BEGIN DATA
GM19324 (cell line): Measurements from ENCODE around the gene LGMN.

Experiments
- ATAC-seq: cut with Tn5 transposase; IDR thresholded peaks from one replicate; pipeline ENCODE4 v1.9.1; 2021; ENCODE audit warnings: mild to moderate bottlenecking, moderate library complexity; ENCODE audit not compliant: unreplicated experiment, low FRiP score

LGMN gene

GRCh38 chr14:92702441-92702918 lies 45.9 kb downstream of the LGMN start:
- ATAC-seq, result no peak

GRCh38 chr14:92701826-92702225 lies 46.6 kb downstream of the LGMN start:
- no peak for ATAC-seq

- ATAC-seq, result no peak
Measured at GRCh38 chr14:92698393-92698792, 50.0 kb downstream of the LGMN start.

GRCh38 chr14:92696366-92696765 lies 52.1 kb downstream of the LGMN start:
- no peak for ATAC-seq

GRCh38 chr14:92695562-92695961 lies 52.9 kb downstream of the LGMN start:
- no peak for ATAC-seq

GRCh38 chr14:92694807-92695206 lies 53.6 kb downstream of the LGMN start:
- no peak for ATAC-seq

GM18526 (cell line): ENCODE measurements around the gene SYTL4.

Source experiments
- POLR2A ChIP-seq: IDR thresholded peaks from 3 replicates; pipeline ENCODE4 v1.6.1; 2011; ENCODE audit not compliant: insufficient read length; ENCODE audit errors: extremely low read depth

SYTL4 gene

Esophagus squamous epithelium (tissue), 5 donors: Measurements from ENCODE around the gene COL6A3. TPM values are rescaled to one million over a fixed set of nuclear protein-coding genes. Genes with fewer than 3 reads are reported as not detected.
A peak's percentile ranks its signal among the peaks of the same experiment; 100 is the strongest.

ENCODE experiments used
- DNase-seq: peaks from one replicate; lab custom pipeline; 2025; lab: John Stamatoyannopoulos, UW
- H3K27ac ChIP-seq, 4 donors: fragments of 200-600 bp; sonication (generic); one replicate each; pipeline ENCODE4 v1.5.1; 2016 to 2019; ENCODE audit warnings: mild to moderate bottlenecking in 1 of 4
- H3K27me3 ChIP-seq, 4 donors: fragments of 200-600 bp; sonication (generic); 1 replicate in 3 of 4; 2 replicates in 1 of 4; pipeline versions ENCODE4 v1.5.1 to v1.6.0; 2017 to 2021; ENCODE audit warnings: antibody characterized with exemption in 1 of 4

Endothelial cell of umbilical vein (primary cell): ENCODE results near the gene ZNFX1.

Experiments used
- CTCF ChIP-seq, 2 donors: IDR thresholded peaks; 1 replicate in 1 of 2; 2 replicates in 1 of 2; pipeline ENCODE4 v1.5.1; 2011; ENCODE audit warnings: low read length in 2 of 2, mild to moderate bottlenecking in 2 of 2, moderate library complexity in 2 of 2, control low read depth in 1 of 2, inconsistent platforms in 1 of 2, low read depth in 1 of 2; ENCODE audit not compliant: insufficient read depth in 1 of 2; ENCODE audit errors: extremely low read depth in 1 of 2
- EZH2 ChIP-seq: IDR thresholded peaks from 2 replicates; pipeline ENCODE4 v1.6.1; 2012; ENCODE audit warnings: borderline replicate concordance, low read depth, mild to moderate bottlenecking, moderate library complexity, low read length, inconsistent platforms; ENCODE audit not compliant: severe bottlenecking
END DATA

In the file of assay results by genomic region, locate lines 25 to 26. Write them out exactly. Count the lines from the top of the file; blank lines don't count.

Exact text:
- H3K27ac ChIP-seq, 4 donors: fragments of 200-600 bp; sonication (generic); one replicate each; pipeline ENCODE4 v1.5.1; 2016 to 2019; ENCODE audit warnings: mild to moderate bottlenecking in 1 of 4
- H3K27me3 ChIP-seq, 4 donors: fragments of 200-600 bp; sonication (generic); 1 replicate in 3 of 4; 2 replicates in 1 of 4; pipeline versions ENCODE4 v1.5.1 to v1.6.0; 2017 to 2021; ENCODE audit warnings: antibody characterized with exemption in 1 of 4